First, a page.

Well I’ll be damned. In 25 years I’ve never thought to go on tour with a pipsqueak of a bike, let alone a scooter. But the SR GT 200, actually a 174cc single, has made a believer of me. Scooters can do distance and, in the case of this wee Aprilia, they can do it with style and substance.
The reason for giving it a lash, in this case Auckland to Raglan and return in a day, was two fold. One, the launch of Aprilia’s SR GT had been held at the Hampton Downs Go Kart track and everyone was mightily impressed with its handling. And so we thought – why not take the roads we reserve for vehicles of interest just to see how it deals with real world twist and turn byways. And secondly, we’d heard that it is not only possible but increasingly popular taking Vespas on tour; evidently people do the loop of Northland on them, presumably on the 300s. Would a 175 meet its match?
Well we were about to find out. What we were waiting for, naturally, was a fine day. Not easy to come by in an Auckland 2023 winter. But eventually the weather forecast looked favourable, the day beginning with heavy fog and clearing by 10am. So I didn’t set out early and was wondering if that was my first mistake. Would I make the 350km-odd round trip in a day?
I had planned on taking SH22 there and back, turning off the Expressway at Mercer and on through Pukekawa, Naike, and heading right just before Waingaro Springs, eventually coming out at the Hamilton-Raglan road. It is one of the most technical tracks in the Auckland/Waikato area; care is needed with some dodgy road surfaces, and it’s often wet and mossy in places with overhanging trees. Better in Summer then. Still, it was the last day of winter so we threw the backpack under the seat and headed off.
I’d planned on doing the trip at speeds of about 80-90km/h which should be easy enough for the scooter – the 200 does about 120 indicated flat stick – and hopefully conserve gas so we didn’t run out en route. However, I was fairly certain that wouldn’t happen for it has a 9L tank and mean fuel use is around 40km/L. However, is that mean fuel use in general or in town riding? If it’s only 20km/L at higher speeds that makes tank range closer to 150km than 300km. And it’s about 160km to Raglan via SH22.
But a fill up first. With one-third of a tank remaining it set me back $16 for a refill using 91 octane. And while it took quite some time for the bike’s brain to register we’d done that, eventually the distance to empty number came in at 330km. Subsequently the DTE number showed faster; this was its first refill!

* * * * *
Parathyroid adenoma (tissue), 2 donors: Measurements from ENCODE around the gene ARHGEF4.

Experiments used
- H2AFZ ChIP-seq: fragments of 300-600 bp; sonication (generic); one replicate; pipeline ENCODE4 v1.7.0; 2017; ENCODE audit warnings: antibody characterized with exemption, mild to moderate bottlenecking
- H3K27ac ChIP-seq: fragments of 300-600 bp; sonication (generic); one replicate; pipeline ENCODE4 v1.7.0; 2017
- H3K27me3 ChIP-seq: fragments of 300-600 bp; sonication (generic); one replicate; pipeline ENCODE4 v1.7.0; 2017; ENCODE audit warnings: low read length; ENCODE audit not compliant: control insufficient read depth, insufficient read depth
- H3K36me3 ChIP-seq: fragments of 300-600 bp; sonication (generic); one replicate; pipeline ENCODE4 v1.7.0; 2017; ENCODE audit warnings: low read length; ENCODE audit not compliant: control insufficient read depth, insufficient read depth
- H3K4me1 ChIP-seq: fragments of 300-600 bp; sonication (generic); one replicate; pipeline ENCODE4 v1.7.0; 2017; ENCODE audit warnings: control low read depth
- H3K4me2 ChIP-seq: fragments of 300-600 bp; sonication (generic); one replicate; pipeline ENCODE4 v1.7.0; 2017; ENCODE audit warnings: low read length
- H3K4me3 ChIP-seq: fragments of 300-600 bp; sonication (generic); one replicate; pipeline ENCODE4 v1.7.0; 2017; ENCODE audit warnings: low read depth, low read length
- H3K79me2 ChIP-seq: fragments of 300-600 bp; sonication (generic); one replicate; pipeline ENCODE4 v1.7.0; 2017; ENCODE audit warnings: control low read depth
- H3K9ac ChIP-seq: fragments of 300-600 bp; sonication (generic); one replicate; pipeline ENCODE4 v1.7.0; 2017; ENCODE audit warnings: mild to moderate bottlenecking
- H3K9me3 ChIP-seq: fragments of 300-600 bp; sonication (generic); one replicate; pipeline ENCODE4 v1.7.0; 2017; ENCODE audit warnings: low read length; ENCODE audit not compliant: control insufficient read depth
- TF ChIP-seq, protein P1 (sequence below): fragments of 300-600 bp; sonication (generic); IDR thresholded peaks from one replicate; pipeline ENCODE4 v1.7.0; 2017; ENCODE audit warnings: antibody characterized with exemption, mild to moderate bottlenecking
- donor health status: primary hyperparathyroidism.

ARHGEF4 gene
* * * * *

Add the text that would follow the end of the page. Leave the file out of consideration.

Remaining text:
Onto the motorway and it’s quickly and easily cruising along at 90km/h, about what the rest of the traffic is doing on the inside lane. The fog hasn’t lifted entirely so it is still rather chilly. Stability for a scooter is pretty good – we guess the winglets help – but it does get moved around somewhat by sidewinds. Up the Bombays and it maintains 90km/h. We depart SH1 at Mercer and make a mental note to visit the cheese shop on our return if we make it by 5pm. Not likely I’m thinking.
By the time we hit Pukekawa, the DTE is 250km and the tank is three-quarters full. So we opt to fill up at the last petrol station before Raglan. That would be another $5.
From here on out the road is just pure joy for any motorcyclist, though care is needed in slippery conditions. I can’t believe how easily this turns; even just applying a little pressure on the foot board is enough to get it to veer left or right. But bumps in corners can throw it off line a bit; it’s the result of having 14- and 13-inch wheels. There’s not so much gyroscopic effect as 17s so less stability.
Despite having only 13kW of peak power and just under 17Nm of maximum torque the SR GT isn’t slow. We found on the back road that it would maintain speeds of 80-100km/h easily enough, and very few hills had the speed falling below 80km/h. In fact on the return trip we maintained 100km/h ascending the southern side of the Bombay Hills! It would also maintain 110km/h easily enough on the Expressway which was quite a surprise.
Despite the road being damp in places with mossy sections and mud from tractor tyres, we had no scary moments. Setting corner entry speed with the rear brake works fine as you’re seldom much above the speed limit anyway. We left town at 10am and arrived in Raglan by 1pm, having stopped on several occasions for photography.
Tooling along at about 90km/h uses up 6000rpm; 100 is 7000rpm, and mean fuel use is around 25-30km/L when “touring”. You’d not credit how little vibration there is from the engine. That’s because it is located just above the rear wheel. There’s none of the typical scooter CVT driveline noise or vibes either. So the mirrors are only ever crystal clear. And despite the modest power output we did overtake a few vehicles, but only on the Expressway. On SH22 we saw virtually no traffic, just a few utes, and that’s pretty typical of that road. The ride is comfy, apart from the odd unexpected pothole that can get the rear suspension bottoming out. We will get out the C-spanner and raise preload a click each side.
One final thing; this scooter is about the best two-wheeler I’ve ridden for lane splitting. On most machinery you’re between gears but with CVT you never are because there are none. So the motor is just beavering away quietly. And the brakes are good, just in case someone does a lane change unexpectedly. Best not to lane split at speed for that reason; just overtake a bit quicker than the surrounding traffic. And one other quick point; this blows almost everything away from the lights without even trying hard. It is really quick to 30km/h.
So to answer the question no-one other than myself asked – absolutely, yes, you can tour on a scooter, and you don’t need 300cc to do it. Better still – it’s no hardship and that I was not expecting. The Aprilia SR GT Sport 200 costs $7690, if you’re wondering.